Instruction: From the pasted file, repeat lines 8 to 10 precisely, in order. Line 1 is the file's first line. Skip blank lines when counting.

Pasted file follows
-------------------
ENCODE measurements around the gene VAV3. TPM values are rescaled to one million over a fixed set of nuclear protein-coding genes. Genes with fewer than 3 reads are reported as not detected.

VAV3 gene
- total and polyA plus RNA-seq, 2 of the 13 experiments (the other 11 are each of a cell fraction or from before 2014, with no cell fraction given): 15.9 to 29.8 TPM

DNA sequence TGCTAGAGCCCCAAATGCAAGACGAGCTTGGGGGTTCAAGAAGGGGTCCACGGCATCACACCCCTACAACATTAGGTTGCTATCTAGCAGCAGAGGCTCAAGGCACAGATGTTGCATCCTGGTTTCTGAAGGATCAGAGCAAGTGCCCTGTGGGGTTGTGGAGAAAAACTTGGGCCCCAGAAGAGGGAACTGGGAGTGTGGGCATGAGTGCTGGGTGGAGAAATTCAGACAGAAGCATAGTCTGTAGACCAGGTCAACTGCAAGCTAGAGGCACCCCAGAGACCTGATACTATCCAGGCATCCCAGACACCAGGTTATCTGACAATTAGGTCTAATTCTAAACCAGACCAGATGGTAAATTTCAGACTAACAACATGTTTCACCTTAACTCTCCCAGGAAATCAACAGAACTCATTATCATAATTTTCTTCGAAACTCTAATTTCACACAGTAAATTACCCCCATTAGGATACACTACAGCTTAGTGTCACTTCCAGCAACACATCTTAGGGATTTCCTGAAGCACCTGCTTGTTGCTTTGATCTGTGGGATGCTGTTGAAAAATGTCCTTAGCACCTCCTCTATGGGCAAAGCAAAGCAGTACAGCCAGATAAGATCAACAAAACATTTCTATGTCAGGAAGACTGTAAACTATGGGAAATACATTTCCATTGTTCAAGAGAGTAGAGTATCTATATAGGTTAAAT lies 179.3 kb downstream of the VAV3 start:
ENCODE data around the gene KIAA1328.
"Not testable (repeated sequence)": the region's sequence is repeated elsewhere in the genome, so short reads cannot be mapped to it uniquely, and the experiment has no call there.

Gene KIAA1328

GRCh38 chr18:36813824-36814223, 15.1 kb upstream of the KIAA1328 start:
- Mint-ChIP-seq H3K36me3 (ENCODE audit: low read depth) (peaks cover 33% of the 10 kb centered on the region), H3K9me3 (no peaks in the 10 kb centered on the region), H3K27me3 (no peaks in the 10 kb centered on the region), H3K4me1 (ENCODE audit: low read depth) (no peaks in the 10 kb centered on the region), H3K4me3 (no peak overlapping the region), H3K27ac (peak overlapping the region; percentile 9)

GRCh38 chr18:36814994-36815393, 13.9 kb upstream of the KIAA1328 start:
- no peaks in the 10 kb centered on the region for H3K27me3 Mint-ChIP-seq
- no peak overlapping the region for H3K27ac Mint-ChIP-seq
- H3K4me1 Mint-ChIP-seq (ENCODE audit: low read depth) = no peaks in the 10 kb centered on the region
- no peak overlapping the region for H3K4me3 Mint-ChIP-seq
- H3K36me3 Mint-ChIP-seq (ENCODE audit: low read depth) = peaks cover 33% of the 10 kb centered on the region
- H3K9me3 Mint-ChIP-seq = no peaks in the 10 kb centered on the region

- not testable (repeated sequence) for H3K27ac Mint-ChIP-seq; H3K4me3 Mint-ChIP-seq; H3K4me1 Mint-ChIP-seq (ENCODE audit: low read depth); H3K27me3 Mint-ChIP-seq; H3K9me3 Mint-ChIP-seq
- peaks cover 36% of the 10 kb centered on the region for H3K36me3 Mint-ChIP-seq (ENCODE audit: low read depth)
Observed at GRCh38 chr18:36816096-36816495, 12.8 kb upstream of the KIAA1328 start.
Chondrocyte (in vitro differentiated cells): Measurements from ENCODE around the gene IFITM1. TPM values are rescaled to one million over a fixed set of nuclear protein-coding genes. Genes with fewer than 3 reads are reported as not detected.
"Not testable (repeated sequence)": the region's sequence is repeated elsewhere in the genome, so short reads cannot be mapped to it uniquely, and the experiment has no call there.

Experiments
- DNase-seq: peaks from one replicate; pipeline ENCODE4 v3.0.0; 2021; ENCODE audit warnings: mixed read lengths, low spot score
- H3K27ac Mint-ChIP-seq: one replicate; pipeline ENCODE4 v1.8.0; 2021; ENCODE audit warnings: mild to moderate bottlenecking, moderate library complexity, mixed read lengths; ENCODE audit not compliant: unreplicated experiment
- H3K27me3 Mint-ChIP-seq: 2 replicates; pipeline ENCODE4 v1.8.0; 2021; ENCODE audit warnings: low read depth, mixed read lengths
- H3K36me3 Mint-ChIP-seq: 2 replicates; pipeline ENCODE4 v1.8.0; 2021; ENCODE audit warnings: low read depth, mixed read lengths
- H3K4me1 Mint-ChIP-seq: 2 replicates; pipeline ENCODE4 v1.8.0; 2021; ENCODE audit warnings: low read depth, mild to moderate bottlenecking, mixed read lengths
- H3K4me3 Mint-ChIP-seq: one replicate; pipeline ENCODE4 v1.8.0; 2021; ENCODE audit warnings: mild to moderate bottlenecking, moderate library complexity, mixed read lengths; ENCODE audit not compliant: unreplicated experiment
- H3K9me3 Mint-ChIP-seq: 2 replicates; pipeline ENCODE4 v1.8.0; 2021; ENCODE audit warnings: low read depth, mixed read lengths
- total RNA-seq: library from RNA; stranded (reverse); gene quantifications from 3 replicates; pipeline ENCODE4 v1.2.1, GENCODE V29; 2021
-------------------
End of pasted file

GRCh38 chr18:36813824-36814223, 15.1 kb upstream of the KIAA1328 start:
- Mint-ChIP-seq H3K36me3 (ENCODE audit: low read depth) (peaks cover 33% of the 10 kb centered on the region), H3K9me3 (no peaks in the 10 kb centered on the region), H3K27me3 (no peaks in the 10 kb centered on the region), H3K4me1 (ENCODE audit: low read depth) (no peaks in the 10 kb centered on the region), H3K4me3 (no peak overlapping the region), H3K27ac (peak overlapping the region; percentile 9)

GRCh38 chr18:36814994-36815393, 13.9 kb upstream of the KIAA1328 start: